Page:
To co ordinate with the exhibition I again called upon the book producing genius of the Henningham Family Press. They devised a beautiful new binding for a book of the Emily Dickinson collages.
I tried to write an introduction to the work, but ended up writing a little poem instead, which felt less cumbersome.
To accompany the collages I picked out a handful of Dickinson’s poems, a few old favourites and some more obscure ones. It was fun to choose poems that showed her wit and her visual acuity, her skill in collaging language, her games of scale.
E.g. one starting: ‘I’ll tell you how the Sun rose – A Ribbon at a time – ‘ And another that begins: ‘The Mushroom is the Elf of Plants – ‘ which made Gigi and I laugh our heads off when we met to compare art notes in my kitchen.
The book is available at £20 from Henningham Family Press. Each copy contains 28 collages impeccably reproduced at actual size, my poem and ten by Emily Dickinson.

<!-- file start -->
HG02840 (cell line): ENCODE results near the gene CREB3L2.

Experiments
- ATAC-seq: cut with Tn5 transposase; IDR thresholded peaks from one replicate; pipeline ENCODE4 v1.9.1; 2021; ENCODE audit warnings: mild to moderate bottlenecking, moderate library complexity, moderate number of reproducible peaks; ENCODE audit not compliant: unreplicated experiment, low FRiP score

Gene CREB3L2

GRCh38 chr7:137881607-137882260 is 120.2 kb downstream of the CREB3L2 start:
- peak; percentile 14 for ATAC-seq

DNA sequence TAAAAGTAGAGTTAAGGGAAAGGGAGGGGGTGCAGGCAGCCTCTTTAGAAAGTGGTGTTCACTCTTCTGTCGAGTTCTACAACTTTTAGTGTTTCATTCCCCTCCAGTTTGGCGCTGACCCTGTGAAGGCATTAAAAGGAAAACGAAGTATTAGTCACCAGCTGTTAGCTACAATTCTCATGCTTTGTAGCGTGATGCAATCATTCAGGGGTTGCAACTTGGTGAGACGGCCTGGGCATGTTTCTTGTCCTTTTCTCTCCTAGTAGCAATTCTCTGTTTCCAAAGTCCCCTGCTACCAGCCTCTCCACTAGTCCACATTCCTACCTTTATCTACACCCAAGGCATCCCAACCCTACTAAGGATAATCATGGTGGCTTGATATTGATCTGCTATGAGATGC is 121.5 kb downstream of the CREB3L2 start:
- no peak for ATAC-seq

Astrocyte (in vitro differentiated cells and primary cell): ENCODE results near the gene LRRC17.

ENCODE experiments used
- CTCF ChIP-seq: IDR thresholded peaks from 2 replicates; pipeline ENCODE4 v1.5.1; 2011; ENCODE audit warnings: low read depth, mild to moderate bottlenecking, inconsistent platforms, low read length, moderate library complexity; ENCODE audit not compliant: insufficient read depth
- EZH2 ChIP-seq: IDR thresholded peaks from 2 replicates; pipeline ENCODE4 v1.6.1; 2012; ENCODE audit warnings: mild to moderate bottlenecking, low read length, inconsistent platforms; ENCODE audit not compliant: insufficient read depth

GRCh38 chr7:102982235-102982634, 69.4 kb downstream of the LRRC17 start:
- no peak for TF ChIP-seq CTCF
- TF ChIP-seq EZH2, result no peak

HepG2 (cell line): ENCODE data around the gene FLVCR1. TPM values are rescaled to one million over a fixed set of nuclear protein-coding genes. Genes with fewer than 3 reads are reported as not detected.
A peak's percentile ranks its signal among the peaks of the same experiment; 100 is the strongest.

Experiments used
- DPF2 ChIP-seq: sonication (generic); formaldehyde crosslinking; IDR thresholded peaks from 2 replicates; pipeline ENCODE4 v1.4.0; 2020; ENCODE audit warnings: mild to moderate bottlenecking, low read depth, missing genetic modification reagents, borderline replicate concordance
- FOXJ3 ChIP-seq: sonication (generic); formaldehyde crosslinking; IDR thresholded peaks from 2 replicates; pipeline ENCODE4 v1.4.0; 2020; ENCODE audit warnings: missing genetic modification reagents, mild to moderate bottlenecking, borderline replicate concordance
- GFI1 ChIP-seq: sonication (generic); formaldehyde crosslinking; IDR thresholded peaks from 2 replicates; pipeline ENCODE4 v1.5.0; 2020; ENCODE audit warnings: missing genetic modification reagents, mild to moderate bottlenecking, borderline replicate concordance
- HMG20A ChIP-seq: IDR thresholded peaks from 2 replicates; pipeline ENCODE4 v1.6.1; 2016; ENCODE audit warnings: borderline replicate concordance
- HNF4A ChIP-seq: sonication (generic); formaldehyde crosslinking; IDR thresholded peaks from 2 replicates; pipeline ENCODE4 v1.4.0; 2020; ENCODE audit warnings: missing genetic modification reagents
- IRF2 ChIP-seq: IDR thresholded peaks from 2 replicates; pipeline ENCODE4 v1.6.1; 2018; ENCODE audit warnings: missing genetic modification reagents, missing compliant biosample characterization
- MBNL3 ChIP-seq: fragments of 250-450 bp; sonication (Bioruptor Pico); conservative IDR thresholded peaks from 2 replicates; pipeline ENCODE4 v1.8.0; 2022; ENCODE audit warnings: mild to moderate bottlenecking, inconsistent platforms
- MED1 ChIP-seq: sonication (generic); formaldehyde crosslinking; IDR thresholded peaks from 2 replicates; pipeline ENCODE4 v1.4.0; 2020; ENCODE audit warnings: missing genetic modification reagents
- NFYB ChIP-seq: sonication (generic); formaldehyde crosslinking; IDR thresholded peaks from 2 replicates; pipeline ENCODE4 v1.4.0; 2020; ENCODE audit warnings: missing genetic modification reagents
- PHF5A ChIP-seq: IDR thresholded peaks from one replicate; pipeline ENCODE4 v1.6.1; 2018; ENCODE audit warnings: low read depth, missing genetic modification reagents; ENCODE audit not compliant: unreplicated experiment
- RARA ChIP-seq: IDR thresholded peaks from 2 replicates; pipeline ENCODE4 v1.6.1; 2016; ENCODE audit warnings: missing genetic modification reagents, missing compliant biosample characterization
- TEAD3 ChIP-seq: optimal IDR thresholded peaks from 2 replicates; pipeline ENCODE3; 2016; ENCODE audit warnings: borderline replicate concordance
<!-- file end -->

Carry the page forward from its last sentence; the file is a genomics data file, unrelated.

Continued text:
Each book is cleverly hand-bound to allow for two different sized pamphlets in one set of covers, reflecting our two voices.
Henningham Family Press will be showing the book, amongst many others of their inventive works, at FREE VERSE: The Poetry Book Fair on September 30th. I will be reading along with David Henningham – times to be confirmed.
It’s a great event in any case, for anyone interested in poetry, and the variety of publications being made by presses on every scale. Take cash and be prepared to wave goodbye to it.
And if you too get stuck indoors – solidarity. All I can say is – poetry can sometimes unstick a person with its odd letter shaped keys!
And happy National Poetry Day on September 28th, for which the theme, as I’ve said before, and cut out of black paper and white… is Freedom.
*My son now has the offer of a college place where his independence can be fostered and encouraged, so less stuckness for all of us hopefully.
A Pilot Poetry project in Four Hull Schools: May 2017
This year, 2017, National Poetry Day will be launched from Hull, in honour of its status as city of culture. Hull, with its proud abolitionist history, via celebrated son William Wilberforce, is also behind this years NPD theme: Freedom.